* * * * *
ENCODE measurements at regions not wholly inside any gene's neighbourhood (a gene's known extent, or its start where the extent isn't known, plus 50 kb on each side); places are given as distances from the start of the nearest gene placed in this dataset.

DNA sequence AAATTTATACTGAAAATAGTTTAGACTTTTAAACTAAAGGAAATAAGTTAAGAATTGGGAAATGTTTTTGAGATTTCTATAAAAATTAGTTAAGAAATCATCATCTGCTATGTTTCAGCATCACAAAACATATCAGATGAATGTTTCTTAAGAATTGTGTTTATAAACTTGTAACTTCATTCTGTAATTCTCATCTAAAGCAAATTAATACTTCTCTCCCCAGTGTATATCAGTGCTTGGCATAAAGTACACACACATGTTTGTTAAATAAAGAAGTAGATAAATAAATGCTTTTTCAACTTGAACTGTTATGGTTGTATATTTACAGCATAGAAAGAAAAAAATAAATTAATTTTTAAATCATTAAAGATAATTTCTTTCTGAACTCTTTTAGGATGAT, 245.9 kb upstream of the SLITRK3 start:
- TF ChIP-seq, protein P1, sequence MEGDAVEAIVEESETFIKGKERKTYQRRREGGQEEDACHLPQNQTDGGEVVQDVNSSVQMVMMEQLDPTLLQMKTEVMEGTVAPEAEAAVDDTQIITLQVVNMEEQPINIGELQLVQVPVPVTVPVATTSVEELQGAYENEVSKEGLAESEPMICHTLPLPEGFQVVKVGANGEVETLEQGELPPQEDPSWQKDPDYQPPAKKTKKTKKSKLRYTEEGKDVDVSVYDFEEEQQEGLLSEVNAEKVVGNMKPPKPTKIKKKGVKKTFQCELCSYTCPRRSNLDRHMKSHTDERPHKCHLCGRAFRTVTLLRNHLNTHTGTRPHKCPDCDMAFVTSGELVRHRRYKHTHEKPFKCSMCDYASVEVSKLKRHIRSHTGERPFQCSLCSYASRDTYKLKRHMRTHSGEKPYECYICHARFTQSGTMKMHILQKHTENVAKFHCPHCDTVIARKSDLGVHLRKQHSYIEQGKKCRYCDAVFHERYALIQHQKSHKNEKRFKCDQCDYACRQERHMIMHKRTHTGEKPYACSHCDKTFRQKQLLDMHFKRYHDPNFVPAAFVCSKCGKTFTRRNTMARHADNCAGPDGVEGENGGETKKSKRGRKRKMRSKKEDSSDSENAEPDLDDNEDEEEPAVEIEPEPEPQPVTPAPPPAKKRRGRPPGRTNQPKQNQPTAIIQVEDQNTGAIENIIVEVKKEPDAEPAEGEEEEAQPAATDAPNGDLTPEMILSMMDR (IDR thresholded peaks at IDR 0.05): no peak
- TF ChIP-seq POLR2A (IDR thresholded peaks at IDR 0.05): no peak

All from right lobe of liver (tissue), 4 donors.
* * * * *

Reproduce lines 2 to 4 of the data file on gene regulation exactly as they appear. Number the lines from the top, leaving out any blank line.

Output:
DNA sequence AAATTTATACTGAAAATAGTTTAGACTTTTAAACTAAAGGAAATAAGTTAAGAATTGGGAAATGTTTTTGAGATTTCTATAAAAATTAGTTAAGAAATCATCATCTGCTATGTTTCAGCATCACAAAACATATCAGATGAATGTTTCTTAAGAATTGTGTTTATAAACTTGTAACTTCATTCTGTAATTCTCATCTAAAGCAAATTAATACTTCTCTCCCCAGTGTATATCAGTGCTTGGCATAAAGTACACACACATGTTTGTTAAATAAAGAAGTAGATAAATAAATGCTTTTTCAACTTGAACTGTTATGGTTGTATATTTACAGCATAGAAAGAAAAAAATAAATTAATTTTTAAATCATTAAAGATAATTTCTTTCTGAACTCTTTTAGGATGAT, 245.9 kb upstream of the SLITRK3 start:
- TF ChIP-seq, protein P1, sequence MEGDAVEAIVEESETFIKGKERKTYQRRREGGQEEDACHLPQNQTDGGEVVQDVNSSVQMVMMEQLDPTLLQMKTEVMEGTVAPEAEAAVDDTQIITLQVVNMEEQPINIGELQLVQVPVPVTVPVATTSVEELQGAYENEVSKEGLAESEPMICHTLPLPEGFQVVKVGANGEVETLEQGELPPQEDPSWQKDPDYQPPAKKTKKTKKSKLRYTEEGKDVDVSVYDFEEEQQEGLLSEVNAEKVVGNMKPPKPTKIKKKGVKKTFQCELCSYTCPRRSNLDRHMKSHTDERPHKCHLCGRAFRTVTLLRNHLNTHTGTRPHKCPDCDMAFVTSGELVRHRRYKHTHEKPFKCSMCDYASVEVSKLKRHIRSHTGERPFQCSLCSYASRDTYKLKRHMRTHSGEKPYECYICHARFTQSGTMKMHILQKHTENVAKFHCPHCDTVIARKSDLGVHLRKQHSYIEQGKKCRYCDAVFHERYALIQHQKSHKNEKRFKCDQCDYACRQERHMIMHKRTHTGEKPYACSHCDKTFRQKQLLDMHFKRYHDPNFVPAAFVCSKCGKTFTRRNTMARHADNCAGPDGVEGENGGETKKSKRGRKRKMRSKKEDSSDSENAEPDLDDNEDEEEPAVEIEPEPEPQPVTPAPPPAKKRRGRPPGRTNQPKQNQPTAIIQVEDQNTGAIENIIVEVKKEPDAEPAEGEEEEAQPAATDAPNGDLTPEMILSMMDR (IDR thresholded peaks at IDR 0.05): no peak
- TF ChIP-seq POLR2A (IDR thresholded peaks at IDR 0.05): no peak